Brazil’s cement consumption is expected to have reached 44.7Mt in 2007, up
9.8% on the previous year, national cement industry association SNIC
executive secretary José Otávio Carvalho said.
Although the exact amount has yet to be confirmed, "these numbers are
exceptional since we expected a rise of only 5%. The scenario started to
change last July," Carvalho told Business News Americas.
In November, cement consumption rose 14.3% to 4.1Mt compared to the same
month the year before, and increased to 42Mt in January-November, up 10.2%
year-on-year. Demand rose in all of Brazil’s states, especially in the
southern and central-western regions, where it climbed 15.4% and 15.1%,
respectively, in the first 11 months of 2007.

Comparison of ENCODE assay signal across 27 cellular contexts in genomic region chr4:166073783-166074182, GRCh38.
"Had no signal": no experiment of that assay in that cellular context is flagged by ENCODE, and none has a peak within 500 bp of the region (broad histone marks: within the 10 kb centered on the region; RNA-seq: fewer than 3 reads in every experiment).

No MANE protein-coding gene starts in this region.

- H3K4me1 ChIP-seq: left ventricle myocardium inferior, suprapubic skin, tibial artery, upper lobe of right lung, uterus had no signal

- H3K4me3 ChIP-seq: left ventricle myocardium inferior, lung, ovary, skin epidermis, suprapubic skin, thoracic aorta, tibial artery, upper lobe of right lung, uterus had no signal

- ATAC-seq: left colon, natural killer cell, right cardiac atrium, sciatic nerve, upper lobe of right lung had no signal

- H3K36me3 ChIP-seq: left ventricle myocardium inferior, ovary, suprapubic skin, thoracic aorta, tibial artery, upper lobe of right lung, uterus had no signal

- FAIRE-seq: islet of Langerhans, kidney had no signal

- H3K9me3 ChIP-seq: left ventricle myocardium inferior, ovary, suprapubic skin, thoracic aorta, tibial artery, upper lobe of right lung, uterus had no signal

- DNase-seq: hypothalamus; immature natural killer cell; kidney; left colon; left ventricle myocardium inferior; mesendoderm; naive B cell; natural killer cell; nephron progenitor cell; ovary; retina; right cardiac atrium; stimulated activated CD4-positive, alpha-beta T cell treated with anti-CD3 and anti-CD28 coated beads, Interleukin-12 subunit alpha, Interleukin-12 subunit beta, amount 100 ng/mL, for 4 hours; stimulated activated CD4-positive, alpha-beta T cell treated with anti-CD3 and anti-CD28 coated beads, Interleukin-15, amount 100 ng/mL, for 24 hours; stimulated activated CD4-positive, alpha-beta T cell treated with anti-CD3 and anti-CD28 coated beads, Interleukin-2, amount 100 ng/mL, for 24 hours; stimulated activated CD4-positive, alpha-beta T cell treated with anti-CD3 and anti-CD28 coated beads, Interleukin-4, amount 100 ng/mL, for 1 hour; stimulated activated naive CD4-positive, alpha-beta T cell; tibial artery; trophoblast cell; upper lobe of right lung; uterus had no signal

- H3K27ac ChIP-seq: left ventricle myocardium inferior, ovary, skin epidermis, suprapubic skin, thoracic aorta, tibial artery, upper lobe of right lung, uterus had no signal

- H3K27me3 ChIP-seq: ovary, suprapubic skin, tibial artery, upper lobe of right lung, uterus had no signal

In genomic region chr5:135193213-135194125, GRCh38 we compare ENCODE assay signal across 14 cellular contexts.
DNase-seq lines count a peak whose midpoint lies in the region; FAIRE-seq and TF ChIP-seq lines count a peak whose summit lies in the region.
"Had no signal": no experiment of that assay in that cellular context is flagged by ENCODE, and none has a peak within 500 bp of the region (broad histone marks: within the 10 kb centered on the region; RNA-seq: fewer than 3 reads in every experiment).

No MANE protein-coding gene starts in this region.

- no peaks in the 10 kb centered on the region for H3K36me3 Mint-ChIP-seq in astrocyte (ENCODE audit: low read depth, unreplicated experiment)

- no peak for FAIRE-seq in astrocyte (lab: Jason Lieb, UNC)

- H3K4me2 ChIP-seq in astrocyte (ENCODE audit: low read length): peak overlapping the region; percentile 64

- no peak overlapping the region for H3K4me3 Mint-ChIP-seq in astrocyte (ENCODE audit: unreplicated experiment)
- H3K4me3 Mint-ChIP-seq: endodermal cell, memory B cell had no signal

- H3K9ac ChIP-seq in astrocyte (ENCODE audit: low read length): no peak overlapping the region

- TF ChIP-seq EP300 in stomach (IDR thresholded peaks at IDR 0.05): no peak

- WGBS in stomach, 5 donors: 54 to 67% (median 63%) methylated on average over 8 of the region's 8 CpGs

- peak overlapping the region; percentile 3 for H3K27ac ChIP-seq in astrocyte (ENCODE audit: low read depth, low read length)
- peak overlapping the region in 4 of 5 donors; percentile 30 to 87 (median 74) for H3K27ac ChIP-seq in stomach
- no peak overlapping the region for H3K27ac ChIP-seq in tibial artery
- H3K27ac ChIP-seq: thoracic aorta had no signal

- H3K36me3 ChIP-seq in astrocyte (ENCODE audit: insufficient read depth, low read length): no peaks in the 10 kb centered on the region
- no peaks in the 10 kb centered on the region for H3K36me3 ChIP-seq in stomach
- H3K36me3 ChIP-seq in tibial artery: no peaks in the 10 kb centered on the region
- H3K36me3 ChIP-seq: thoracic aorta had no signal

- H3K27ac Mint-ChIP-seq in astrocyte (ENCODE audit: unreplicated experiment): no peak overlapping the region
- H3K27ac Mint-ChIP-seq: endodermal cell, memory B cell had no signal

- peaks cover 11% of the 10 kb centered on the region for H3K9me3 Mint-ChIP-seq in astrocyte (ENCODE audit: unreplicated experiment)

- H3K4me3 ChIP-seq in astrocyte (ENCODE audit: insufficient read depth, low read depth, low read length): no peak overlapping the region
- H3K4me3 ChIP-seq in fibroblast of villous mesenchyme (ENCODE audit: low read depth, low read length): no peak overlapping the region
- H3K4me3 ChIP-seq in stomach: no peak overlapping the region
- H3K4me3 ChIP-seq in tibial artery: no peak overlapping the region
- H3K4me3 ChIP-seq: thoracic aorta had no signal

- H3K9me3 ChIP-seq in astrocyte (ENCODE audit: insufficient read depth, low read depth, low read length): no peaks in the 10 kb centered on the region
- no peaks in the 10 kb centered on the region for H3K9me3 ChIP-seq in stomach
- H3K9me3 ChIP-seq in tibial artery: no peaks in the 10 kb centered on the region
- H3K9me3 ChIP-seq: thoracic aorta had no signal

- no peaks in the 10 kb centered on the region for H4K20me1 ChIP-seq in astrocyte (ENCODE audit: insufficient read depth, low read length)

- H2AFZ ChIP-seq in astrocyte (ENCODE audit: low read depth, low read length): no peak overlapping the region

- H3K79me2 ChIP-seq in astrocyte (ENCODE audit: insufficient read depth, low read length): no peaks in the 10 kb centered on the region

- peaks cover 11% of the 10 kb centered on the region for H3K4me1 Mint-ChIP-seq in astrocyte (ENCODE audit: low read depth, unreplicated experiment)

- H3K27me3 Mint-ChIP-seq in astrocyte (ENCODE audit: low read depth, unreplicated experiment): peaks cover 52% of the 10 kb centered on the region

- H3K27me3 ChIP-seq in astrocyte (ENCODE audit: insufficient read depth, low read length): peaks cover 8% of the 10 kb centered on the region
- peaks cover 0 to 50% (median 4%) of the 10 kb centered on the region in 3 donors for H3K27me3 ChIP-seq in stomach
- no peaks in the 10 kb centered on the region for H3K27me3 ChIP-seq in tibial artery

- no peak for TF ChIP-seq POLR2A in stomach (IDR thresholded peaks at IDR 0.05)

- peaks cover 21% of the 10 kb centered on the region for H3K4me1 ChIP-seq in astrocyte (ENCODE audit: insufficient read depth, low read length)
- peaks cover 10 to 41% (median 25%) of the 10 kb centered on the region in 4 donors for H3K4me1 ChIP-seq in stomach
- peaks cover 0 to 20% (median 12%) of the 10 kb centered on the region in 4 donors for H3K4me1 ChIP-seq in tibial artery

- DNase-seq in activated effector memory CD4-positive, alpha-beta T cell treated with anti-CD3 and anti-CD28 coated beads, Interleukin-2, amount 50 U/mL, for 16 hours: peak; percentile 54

Furthermore, According to a study from private economic think tank Fundação
Getúlio Vargas (FGV), cement prices also rose 18.2% to an average 14.21
reais (US$8.05) for a bag of cement in 2007 compared to the previous year.
However, Carvalho responded that this rise was a recovery in prices, not an
increase. "The sector was stagnant for over six years. In 2006, we returned
to the same consumption level that we had in 1999, which was 40.4Mt. So the
increase noted by FGV is, actually, a recuperation of the 19.1% and 4.09%
reductions that we recorded in 2005 and 2004, respectively."
SNIC, which represents 90% of the Brazil’s cement industries, attributed the
strong performance to increased demand in the construction and
Carvalho also expects cement sales to rise 10-11% in 2008. "The civil
construction sector is due to expand this year as a result of higher credit
offering in the country and thanks to the PAC [federal government’s economic
growth acceleration plan], which is expected to generate public and private
investment of 504bn reais over four years," he said.